AEW rookie believed to have a six-year contract with the company

During an appearance on the AEW Unrestricted podcast, wrestler and coach QT Marshall talked about which up-and-coming stars have the most potential…

“One would be Preston Vance, ‘10’. I met him when he first signed up at The Monster Factory. When he found out that I opened a facility, he moved right to Georgia. He actually moved in with me. He’s somebody, because of his build, it’s usually rare that someone with a build like him is going to be good in the ring. The fact that he ended up doing as well as he’s done, I’m very proud of that. Anna Jay, for instance, when she walked in, I remember telling her brother who was there with her, ‘As long as she does this, meaning just puts in a little bit of work, she’ll be ok, because she has that ‘It Factor.’ It is what it is. She’s been performing dance recitals and such since she was a little kid.

Then you have what I call, the really hard workers, which are like the Alan Angels, and the Lee Johnsons that literally are there all the time grinding, and trying to get better. Like Alan for instance, he’s not the biggest guy, but his work is really good. That’s why when he got in there with Kenny Omega on Dynamite, they had a banger as they say. It turned into Tony saying, ‘I think I have an idea for this guy.’ He texted me when Lee Johnson had his first match. He said, ‘Is Lee your guy?’ I said, ‘He is.’ He said, ‘Wow, I think you have something really special with this kid. Keep doing whatever you’re doing with him.’ Then, literally three months later, he signs like, and I don’t want to go into his business, but I think a six-year contract.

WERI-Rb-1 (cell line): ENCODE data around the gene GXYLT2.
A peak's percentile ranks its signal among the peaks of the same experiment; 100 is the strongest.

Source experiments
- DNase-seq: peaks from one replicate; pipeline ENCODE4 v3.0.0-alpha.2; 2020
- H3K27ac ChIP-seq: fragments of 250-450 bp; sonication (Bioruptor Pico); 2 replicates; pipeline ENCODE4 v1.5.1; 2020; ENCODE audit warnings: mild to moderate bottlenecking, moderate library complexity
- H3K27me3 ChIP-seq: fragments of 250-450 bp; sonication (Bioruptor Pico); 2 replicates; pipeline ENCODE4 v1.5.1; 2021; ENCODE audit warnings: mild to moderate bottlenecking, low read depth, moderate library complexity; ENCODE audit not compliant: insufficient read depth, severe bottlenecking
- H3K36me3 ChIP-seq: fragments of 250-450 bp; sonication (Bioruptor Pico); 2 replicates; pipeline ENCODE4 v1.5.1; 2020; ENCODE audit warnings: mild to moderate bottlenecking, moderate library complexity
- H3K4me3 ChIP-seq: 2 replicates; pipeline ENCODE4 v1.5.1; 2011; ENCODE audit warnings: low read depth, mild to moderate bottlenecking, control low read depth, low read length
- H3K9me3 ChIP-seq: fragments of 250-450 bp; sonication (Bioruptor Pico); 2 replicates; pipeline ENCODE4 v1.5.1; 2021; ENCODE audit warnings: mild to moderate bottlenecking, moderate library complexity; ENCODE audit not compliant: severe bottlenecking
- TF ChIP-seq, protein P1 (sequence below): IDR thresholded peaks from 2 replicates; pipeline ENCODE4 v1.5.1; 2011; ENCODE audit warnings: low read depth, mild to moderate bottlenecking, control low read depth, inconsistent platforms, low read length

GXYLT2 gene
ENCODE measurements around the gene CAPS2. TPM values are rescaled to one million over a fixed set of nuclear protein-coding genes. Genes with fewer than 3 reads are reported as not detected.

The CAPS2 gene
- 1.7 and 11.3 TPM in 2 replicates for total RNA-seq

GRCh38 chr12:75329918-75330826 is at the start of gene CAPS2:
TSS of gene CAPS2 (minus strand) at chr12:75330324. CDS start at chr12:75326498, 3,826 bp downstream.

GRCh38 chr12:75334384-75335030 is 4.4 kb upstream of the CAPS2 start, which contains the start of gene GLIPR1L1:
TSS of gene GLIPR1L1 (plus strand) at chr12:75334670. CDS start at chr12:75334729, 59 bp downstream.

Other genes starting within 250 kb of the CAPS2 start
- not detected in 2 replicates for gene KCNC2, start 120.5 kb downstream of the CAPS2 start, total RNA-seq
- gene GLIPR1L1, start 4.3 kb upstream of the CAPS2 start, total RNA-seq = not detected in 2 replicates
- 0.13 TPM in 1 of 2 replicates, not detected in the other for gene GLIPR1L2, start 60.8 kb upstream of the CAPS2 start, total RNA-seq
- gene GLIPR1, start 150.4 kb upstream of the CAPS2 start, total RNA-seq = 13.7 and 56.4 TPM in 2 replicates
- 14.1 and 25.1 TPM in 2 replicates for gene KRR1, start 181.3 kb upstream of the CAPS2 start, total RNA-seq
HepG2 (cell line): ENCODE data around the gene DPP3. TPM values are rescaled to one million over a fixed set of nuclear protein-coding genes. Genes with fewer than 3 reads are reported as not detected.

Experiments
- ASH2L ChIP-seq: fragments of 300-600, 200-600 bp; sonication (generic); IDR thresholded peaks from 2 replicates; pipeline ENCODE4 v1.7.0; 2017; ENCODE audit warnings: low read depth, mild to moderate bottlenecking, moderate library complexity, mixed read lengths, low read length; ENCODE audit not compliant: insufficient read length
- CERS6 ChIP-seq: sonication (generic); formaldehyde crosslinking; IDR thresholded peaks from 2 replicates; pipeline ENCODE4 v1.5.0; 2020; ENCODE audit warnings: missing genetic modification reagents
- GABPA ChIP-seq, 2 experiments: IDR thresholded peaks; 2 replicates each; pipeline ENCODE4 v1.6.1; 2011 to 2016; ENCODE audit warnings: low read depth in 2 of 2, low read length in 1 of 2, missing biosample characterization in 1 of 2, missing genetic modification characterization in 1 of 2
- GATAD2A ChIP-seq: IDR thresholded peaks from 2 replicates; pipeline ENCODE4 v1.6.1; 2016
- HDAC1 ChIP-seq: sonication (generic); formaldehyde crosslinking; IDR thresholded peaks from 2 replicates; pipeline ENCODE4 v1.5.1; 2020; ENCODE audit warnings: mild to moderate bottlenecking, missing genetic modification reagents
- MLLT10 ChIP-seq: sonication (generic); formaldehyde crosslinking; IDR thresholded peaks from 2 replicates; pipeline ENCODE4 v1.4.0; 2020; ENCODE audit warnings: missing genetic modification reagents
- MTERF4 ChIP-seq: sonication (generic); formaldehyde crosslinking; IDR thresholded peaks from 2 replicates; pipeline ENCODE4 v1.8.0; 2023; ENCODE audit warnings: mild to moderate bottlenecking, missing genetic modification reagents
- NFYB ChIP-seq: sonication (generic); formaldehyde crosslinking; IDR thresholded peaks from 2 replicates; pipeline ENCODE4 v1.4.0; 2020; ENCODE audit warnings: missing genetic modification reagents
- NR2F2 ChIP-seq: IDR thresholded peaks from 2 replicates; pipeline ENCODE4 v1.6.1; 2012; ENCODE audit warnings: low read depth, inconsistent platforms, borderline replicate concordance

I’m like, wait a minute. That’s my student. I don’t even have a three-year contract. He’s someone I’m very proud of as well. There’s a whole bunch that I’m proud of, but also, I love bringing them to TV, and letting them have the opportunity to work Dark or Elevation, or whatever it is, just so they can see how real it is. Some of them get turned off by it, like, ‘Oh my God, I’m not ready for this.’, which as bad as it sounds, I want them to see that because I’ll tell them, ‘Hey, if you think you’re ready, and I’m telling you you’re not, no problem. You want to come to TV? I’ll open the door, but if you walk through that curtain after your match is over, and we don’t sign you, you’re not coming back.’ So, it’s like a loser leaves town match. If you’re willing to put your career on the line, we can do it. Then they’re like, ‘No, I’m good.’ I tell them, ‘You’ll get a chance one day. Get gear that looks presentable. I’m not saying everyone has to have six-packs. Hell, I don’t have a six-pack, but your character has to match your look, or your look has to match your character. That’s why I’m not out there calling myself Mr. Olympia with not having a six pack. I’m very big on those things, and checking as many boxes as possible when it comes to being a pro wrestler. I feel like if you treat it like a report card, the more A’s you have, the better chance you have of getting a full-time job.” (quote courtesy of